Role of noroviruses as aetiological agents of diarrhoea in developing countries

J Gen Virol. 2015 Aug;96(8):1983-1999. doi: 10.1099/vir.0.000194. Epub 2015 May 22.


Diarrhoea is considered to be the second leading cause of death due to infections among children < 5 years of age worldwide that may be caused by bacteria, parasites, viruses and non-infectious agents. The major causative agents of diarrhoea in developing countries may vary from those in developed countries. Noroviruses are considered to be the most common cause of acute diarrhoea in both children and adults in industrialized countries. On the other hand, there is a lack of comprehensive epidemiological evidence from developing countries that norovirus is a major cause of diarrhoea. In these regions, asymptomatic norovirus infections are very common, and similar detection rates have been observed in patients with diarrhoea and asymptomatic persons. This review summarizes the current knowledge of norovirus infection in developing countries and seeks to position infections with noroviruses among those of other enteropathogens in terms of disease burden in these regions.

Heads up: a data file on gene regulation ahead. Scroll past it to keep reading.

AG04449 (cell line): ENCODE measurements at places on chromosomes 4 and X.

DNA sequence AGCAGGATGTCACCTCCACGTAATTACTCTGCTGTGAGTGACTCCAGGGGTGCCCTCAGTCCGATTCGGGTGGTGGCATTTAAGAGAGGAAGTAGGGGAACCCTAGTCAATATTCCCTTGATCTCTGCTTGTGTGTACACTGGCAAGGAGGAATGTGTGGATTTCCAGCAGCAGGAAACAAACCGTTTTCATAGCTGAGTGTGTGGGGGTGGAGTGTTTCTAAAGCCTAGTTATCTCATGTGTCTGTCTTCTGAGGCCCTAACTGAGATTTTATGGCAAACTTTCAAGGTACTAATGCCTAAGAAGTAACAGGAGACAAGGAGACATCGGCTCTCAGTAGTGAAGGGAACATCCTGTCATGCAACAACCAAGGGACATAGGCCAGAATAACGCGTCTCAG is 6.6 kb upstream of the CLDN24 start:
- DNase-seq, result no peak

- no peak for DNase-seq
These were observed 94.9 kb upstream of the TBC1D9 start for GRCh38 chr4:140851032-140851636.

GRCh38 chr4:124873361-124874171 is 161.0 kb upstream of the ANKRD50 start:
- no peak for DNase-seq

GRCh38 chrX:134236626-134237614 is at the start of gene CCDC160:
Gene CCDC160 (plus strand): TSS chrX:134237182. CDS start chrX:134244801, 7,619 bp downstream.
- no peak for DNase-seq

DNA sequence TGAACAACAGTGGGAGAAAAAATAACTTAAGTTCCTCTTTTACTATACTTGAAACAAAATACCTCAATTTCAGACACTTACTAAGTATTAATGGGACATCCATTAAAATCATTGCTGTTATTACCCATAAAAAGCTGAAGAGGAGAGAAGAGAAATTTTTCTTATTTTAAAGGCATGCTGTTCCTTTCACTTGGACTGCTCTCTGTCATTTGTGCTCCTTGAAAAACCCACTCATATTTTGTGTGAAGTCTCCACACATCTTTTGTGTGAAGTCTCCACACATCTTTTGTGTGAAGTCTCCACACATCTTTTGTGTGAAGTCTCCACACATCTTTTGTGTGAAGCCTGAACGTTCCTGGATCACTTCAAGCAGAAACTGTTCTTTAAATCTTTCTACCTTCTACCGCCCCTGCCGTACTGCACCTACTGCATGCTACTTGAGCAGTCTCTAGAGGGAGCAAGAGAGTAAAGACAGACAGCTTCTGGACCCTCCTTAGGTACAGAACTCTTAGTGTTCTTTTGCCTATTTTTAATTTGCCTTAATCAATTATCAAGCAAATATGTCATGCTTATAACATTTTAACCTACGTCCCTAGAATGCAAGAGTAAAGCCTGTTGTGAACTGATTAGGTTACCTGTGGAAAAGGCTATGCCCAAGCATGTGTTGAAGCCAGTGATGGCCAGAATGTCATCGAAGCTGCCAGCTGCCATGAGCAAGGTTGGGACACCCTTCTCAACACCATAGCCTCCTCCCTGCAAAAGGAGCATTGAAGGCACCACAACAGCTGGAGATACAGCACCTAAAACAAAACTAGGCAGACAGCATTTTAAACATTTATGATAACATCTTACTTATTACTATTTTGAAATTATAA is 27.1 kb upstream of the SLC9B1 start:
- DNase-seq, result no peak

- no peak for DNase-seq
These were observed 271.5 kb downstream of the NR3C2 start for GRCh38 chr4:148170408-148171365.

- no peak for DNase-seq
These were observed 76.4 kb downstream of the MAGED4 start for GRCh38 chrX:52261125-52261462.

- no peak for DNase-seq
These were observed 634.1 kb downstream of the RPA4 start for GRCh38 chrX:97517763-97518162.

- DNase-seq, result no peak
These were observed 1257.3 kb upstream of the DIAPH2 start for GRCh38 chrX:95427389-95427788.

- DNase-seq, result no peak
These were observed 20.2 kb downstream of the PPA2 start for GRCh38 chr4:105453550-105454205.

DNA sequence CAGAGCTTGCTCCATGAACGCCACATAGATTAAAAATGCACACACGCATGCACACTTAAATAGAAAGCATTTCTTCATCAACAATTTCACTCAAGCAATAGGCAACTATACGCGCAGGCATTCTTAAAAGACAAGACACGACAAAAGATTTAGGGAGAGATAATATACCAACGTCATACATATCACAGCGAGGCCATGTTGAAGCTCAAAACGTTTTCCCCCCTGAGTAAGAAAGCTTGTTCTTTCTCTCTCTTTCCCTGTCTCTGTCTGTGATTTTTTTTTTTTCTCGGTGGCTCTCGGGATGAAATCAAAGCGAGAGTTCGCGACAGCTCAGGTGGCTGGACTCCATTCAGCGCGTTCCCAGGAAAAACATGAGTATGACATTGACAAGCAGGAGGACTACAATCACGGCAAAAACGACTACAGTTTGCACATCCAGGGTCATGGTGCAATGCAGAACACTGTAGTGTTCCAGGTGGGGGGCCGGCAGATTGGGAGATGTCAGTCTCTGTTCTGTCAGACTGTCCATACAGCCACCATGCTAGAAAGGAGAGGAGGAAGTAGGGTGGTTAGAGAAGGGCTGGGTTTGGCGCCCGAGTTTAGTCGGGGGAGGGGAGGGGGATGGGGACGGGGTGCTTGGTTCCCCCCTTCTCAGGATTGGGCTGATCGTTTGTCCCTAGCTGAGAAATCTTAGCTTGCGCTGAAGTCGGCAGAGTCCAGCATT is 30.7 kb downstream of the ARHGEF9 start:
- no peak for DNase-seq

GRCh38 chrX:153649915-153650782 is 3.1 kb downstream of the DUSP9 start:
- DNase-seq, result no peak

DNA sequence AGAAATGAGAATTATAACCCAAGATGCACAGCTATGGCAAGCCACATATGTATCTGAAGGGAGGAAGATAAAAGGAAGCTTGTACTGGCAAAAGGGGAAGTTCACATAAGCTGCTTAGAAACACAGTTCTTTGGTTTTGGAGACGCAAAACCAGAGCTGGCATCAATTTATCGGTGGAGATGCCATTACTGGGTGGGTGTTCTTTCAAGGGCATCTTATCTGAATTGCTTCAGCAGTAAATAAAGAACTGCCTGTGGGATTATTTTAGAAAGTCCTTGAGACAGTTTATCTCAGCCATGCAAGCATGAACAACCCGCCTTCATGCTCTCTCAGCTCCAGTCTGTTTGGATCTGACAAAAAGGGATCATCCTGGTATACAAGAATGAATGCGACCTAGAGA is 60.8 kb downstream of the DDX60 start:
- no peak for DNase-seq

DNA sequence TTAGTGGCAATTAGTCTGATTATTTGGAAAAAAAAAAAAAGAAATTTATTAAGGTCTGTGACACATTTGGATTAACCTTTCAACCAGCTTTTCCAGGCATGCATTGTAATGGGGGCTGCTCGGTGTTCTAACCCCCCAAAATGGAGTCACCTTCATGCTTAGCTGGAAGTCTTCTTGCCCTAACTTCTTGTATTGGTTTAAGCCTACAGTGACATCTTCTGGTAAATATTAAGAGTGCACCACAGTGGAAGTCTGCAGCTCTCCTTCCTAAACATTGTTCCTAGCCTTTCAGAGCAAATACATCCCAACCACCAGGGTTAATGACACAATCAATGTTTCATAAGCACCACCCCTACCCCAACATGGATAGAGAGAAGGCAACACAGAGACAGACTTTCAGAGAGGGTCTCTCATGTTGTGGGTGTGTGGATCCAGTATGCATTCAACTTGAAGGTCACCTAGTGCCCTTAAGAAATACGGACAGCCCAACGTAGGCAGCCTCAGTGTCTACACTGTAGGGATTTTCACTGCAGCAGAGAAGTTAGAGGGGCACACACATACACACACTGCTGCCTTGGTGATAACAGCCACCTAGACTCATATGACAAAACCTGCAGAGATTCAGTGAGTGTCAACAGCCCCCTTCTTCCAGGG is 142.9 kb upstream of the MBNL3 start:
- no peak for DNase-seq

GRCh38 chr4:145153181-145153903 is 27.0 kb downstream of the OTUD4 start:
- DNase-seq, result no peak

Publication types

  • Research Support, Non-U.S. Gov't
  • Review

MeSH terms

  • Caliciviridae Infections / epidemiology
  • Caliciviridae Infections / virology*
  • Developing Countries
  • Diarrhea / epidemiology
  • Diarrhea / virology*
  • Humans
  • Norovirus / classification
  • Norovirus / genetics
  • Norovirus / physiology*
  • Phylogeny